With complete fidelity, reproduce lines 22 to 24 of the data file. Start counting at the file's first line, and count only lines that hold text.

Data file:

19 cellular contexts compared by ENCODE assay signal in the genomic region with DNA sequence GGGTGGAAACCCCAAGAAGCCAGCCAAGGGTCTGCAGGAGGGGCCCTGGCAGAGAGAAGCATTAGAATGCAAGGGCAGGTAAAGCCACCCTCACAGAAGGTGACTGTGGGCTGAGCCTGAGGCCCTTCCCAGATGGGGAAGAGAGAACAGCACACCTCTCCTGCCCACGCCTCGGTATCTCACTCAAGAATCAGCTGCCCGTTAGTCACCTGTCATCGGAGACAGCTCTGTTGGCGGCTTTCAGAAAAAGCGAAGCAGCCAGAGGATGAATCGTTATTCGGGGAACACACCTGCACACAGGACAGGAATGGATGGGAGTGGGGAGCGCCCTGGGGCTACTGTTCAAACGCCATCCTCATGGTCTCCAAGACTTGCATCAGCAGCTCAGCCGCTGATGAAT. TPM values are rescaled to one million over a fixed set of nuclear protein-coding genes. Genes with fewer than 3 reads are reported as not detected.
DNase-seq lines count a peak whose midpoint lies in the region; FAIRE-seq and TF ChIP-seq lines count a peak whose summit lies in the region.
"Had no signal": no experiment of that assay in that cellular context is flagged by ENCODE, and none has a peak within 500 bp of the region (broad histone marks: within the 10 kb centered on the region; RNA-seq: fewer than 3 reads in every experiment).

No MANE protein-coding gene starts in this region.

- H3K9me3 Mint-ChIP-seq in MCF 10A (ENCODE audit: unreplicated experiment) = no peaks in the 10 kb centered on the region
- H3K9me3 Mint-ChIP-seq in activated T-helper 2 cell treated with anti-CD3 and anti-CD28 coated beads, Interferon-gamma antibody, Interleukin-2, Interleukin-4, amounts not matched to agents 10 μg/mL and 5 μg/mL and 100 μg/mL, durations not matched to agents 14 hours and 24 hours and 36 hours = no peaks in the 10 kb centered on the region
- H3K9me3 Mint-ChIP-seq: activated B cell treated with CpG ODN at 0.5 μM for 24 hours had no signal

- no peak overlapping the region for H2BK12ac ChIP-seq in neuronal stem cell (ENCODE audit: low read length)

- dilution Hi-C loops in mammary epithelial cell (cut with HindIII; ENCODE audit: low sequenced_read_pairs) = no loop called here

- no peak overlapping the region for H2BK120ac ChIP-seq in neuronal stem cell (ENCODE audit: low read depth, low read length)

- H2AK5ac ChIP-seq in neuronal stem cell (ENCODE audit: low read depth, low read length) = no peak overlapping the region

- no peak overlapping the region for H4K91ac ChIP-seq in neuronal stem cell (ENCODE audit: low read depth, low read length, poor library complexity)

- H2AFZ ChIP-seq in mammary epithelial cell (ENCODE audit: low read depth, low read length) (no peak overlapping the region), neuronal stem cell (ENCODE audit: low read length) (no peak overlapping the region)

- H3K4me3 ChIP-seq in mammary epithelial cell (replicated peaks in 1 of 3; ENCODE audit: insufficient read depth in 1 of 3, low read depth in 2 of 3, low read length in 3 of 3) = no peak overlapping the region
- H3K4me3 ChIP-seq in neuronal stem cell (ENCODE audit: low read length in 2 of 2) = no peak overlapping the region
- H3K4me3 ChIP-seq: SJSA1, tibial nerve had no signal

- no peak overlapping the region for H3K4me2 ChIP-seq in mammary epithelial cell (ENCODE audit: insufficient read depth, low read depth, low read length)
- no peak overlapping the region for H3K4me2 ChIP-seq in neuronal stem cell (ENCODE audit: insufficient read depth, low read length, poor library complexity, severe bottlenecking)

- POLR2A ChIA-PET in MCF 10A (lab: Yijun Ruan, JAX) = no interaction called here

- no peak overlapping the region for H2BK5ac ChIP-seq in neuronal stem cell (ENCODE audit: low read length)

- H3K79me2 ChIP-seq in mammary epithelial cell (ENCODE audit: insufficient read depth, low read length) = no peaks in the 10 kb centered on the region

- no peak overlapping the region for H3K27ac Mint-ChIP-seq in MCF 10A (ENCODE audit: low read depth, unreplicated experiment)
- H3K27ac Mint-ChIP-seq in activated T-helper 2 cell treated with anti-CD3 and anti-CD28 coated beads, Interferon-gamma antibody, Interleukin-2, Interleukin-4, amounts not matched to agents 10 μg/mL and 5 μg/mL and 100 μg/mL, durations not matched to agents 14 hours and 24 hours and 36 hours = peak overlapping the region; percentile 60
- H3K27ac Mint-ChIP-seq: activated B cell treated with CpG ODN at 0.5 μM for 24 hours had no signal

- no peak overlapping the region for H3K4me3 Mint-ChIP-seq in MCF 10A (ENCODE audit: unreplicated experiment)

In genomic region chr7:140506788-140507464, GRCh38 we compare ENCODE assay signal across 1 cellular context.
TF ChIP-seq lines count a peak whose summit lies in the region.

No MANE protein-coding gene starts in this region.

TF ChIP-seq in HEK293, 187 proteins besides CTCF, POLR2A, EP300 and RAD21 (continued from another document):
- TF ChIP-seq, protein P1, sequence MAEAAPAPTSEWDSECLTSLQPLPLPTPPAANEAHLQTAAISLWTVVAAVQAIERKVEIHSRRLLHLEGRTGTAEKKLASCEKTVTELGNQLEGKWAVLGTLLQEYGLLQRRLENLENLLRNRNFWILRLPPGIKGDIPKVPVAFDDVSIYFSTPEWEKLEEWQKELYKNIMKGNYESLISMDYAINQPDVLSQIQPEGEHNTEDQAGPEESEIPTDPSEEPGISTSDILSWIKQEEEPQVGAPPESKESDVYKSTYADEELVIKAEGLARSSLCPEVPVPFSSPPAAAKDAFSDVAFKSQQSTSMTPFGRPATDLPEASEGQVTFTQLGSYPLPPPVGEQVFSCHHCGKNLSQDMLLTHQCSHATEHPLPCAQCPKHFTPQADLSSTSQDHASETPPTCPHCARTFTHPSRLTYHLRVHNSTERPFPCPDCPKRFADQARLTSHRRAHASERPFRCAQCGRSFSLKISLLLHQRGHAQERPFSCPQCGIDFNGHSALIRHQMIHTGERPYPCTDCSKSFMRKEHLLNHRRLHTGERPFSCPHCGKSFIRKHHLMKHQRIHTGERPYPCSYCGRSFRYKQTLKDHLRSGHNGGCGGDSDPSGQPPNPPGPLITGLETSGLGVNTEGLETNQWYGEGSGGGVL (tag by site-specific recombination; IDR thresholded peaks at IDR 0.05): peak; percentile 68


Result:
- no peak overlapping the region for H3K27ac Mint-ChIP-seq in MCF 10A (ENCODE audit: low read depth, unreplicated experiment)
- H3K27ac Mint-ChIP-seq in activated T-helper 2 cell treated with anti-CD3 and anti-CD28 coated beads, Interferon-gamma antibody, Interleukin-2, Interleukin-4, amounts not matched to agents 10 μg/mL and 5 μg/mL and 100 μg/mL, durations not matched to agents 14 hours and 24 hours and 36 hours = peak overlapping the region; percentile 60
- H3K27ac Mint-ChIP-seq: activated B cell treated with CpG ODN at 0.5 μM for 24 hours had no signal